I know that Honor Codes are Bloggernacle fodder at its finest, but last week I was reading the BYU-Idaho Scroll and I found this quote about the Honor Code that, quite frankly, disturbed me:

Measuring Your Integrity, One Skirt At A Time

Kevin Miyasaki, vice president of Student Services and Activities, said living a life of personal honor not only protects students, but prepares them to live a covenant-keeping life.  Miyasaki said those who choose not to live the Honor Code distract from the unity needed to create Zion…Vice President Miyasaki said that when a person understands the Honor Code as a measure of personal integrity, obeying the Honor Code becomes a privilege rather than an inconvenience.

Here, a representative of the President’s Council of BYU-Idaho equates Zion-like unity with uniformity. Not only that, he then teaches that integrity is measured by Honor Code compliance. I was, of course, upset. I thought the definition of integrity was living with moral character. I suppose I used to see integrity the same way as Vice President Miyasaki.

Great Examples of Integrity

I’m almost embarrassed to admit that a reality show helped me see honor and integrity in a different way. I’ve watched The Amazing Race for years and in Spring of 2005 Season 7 aired. Back then I was pretty prejudiced against LGBT.  I was working my first full-time job out of BYUI in Las Vegas. On my first day when they showed me I’d be working next to the gay legal intern, I was kind of disgusted. One of the interesting dynamics of The Race is that there were several religious teams and one gay couple, Lynn and Alex. During one of the tasks, a team rolled their vehicle, and had injuries. A religious team passed the rolled car and the only team that stopped to help the injured passengers was the gay couple. I remember expressing my confusion and dismay to my husband that they (read: the gays) were the only ones to stop and help??! It sounds so silly, but that one moment of TV had a big impact on me. That began my transition into seeing honor and integrity more as how we see and treat others, to me that is the biggest part of having a moral character. Yes, I believe integrity also includes honesty and keeping your word, but I think it is also much more than that.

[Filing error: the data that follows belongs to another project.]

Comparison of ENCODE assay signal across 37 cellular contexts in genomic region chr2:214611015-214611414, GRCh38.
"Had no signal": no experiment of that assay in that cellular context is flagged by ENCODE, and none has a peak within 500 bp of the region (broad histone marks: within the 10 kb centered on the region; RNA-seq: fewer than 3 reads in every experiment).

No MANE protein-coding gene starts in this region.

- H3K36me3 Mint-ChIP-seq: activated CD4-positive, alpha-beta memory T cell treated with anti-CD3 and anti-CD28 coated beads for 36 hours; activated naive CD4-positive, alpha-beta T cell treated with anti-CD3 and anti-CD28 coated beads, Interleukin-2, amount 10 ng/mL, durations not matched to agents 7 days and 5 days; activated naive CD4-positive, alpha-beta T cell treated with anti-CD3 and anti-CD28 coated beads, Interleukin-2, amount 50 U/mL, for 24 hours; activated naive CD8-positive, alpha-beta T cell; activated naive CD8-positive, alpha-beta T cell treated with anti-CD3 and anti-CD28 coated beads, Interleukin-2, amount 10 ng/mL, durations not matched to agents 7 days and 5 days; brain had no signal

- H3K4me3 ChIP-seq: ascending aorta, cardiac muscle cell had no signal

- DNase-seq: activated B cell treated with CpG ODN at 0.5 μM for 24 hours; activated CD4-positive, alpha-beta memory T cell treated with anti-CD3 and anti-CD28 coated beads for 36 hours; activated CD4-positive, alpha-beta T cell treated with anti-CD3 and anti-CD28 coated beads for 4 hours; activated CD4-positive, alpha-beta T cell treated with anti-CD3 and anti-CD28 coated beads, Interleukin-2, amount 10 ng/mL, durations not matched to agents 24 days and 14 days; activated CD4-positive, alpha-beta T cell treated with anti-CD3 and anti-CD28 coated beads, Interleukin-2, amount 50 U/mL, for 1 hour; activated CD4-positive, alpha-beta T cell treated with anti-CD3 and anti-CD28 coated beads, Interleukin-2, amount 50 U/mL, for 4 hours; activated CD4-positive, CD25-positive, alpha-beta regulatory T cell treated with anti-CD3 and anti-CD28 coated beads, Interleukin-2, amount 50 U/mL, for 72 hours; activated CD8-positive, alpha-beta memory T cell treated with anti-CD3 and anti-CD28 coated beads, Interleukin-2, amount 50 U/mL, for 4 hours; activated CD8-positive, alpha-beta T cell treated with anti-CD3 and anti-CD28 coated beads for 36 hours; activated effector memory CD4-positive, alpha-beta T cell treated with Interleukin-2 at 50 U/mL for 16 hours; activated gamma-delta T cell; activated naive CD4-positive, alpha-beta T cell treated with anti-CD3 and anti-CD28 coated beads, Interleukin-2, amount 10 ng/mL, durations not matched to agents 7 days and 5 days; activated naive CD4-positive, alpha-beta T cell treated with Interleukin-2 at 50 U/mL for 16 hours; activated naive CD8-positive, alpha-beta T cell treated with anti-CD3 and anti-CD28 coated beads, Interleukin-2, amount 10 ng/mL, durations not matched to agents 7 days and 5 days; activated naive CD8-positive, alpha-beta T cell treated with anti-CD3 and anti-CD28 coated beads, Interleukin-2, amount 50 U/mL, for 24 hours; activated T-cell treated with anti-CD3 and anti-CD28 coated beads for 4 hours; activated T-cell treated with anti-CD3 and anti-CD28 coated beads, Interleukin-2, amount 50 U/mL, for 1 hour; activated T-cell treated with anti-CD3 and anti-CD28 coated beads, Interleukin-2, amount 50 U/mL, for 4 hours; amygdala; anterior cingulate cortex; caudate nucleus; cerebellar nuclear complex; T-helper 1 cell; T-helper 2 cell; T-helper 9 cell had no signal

I don’t have a problem with having Honor Codes and reminding students that part of having integrity is honoring your word. I wish instead of Pres. Clark’s #anklegate, we’d get this message, “You gave your word and we want you to keep it. Learning how to keep your word is an important part of learning integrity (but it’s not the whole thing).” I strongly believe that teaching honor code obedience as a way to measure integrity is dangerously false. I feel that the President’s Council who defined these terms this way works closely with the Church Board of Education and this reflects directly from the upper echelons, unfortunately. This conflation with requiring conformity is damning to Zion; if Zion only comes with uniformity, I fear we will never have Zion.

Are people who break Honor Codes are the distraction keeping us from Zion? How would you define integrity and honor? How do you define Zion? Will we ever have Zion in this life, and if so how?